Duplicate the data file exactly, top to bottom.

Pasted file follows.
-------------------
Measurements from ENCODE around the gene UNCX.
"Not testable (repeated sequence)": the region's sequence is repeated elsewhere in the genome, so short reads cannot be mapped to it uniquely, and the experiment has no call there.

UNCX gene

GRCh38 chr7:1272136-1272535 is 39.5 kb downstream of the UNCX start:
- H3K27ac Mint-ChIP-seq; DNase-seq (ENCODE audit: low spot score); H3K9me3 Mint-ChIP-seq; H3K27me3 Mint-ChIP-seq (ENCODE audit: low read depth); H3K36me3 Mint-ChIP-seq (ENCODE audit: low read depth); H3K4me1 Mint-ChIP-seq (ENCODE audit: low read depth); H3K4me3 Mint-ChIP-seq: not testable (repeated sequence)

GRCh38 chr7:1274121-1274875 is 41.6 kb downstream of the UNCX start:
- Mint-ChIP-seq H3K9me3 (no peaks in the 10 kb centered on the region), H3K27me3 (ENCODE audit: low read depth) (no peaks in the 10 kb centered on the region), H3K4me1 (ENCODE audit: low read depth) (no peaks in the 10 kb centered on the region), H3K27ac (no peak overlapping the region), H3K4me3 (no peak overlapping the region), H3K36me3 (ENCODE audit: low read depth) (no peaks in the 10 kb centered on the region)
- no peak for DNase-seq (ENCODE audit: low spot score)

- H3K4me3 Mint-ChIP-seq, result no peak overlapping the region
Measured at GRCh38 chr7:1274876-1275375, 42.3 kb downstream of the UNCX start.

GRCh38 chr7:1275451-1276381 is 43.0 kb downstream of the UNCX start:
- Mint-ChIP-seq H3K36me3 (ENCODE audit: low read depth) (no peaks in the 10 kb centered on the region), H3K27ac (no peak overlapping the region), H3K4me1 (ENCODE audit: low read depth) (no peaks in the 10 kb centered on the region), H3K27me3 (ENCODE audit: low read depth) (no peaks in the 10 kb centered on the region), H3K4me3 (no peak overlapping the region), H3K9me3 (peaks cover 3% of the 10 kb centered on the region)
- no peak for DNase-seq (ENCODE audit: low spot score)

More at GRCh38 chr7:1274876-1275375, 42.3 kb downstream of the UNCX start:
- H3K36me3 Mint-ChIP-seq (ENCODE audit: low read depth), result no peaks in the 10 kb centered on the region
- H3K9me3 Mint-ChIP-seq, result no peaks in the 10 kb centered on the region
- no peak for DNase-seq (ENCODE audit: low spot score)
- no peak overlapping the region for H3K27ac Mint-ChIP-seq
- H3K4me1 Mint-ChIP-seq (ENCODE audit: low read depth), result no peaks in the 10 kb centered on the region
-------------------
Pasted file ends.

Measurements from ENCODE around the gene UNCX.
"Not testable (repeated sequence)": the region's sequence is repeated elsewhere in the genome, so short reads cannot be mapped to it uniquely, and the experiment has no call there.

UNCX gene

GRCh38 chr7:1272136-1272535 is 39.5 kb downstream of the UNCX start:
- H3K27ac Mint-ChIP-seq; DNase-seq (ENCODE audit: low spot score); H3K9me3 Mint-ChIP-seq; H3K27me3 Mint-ChIP-seq (ENCODE audit: low read depth); H3K36me3 Mint-ChIP-seq (ENCODE audit: low read depth); H3K4me1 Mint-ChIP-seq (ENCODE audit: low read depth); H3K4me3 Mint-ChIP-seq: not testable (repeated sequence)

GRCh38 chr7:1274121-1274875 is 41.6 kb downstream of the UNCX start:
- Mint-ChIP-seq H3K9me3 (no peaks in the 10 kb centered on the region), H3K27me3 (ENCODE audit: low read depth) (no peaks in the 10 kb centered on the region), H3K4me1 (ENCODE audit: low read depth) (no peaks in the 10 kb centered on the region), H3K27ac (no peak overlapping the region), H3K4me3 (no peak overlapping the region), H3K36me3 (ENCODE audit: low read depth) (no peaks in the 10 kb centered on the region)
- no peak for DNase-seq (ENCODE audit: low spot score)

- H3K4me3 Mint-ChIP-seq, result no peak overlapping the region
Measured at GRCh38 chr7:1274876-1275375, 42.3 kb downstream of the UNCX start.

GRCh38 chr7:1275451-1276381 is 43.0 kb downstream of the UNCX start:
- Mint-ChIP-seq H3K36me3 (ENCODE audit: low read depth) (no peaks in the 10 kb centered on the region), H3K27ac (no peak overlapping the region), H3K4me1 (ENCODE audit: low read depth) (no peaks in the 10 kb centered on the region), H3K27me3 (ENCODE audit: low read depth) (no peaks in the 10 kb centered on the region), H3K4me3 (no peak overlapping the region), H3K9me3 (peaks cover 3% of the 10 kb centered on the region)
- no peak for DNase-seq (ENCODE audit: low spot score)

More at GRCh38 chr7:1274876-1275375, 42.3 kb downstream of the UNCX start:
- H3K36me3 Mint-ChIP-seq (ENCODE audit: low read depth), result no peaks in the 10 kb centered on the region
- H3K9me3 Mint-ChIP-seq, result no peaks in the 10 kb centered on the region
- no peak for DNase-seq (ENCODE audit: low spot score)
- no peak overlapping the region for H3K27ac Mint-ChIP-seq
- H3K4me1 Mint-ChIP-seq (ENCODE audit: low read depth), result no peaks in the 10 kb centered on the region